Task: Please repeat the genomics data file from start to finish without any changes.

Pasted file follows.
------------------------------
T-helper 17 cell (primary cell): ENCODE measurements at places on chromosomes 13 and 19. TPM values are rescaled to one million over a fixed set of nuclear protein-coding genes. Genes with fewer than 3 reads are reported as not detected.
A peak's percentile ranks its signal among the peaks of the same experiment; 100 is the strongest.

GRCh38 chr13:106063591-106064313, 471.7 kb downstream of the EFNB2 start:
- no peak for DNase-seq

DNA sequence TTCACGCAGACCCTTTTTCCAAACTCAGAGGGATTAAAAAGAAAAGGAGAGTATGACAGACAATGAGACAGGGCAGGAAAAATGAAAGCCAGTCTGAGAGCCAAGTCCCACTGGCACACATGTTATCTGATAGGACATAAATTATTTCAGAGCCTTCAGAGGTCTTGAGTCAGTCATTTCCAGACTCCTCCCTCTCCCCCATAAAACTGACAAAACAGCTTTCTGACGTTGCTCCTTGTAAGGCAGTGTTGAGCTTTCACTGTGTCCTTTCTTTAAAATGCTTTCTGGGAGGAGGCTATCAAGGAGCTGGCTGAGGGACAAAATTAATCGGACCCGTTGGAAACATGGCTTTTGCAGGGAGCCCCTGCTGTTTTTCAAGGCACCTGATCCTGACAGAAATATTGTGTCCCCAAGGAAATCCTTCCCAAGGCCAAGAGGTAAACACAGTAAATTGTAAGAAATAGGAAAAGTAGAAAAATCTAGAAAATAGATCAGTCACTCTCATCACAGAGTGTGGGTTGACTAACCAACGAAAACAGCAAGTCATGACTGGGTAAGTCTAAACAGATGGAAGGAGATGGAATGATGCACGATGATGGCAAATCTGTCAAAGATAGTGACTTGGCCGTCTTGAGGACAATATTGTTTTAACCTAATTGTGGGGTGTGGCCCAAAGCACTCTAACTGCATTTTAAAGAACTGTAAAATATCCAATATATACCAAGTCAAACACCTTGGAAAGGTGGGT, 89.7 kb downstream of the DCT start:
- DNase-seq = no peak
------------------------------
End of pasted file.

T-helper 17 cell (primary cell): ENCODE measurements at places on chromosomes 13 and 19. TPM values are rescaled to one million over a fixed set of nuclear protein-coding genes. Genes with fewer than 3 reads are reported as not detected.
A peak's percentile ranks its signal among the peaks of the same experiment; 100 is the strongest.

GRCh38 chr13:106063591-106064313, 471.7 kb downstream of the EFNB2 start:
- no peak for DNase-seq

DNA sequence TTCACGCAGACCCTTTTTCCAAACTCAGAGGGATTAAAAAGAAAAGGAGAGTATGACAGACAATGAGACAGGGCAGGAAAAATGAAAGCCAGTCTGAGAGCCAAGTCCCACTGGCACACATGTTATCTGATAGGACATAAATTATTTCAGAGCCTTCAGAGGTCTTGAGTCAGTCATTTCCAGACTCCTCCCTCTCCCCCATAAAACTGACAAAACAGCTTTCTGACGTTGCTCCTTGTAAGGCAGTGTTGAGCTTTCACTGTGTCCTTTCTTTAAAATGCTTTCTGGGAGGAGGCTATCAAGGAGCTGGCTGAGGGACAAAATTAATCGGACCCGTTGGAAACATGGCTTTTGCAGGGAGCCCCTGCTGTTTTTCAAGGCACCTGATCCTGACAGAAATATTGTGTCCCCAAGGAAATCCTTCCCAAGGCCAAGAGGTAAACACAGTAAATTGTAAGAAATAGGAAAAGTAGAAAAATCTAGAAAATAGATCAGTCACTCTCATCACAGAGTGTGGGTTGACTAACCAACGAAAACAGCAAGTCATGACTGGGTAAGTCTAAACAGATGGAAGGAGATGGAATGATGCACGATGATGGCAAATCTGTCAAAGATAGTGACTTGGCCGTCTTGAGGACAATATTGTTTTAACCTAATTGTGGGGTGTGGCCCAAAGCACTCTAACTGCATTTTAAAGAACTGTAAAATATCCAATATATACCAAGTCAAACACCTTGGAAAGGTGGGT, 89.7 kb downstream of the DCT start:
- DNase-seq = no peak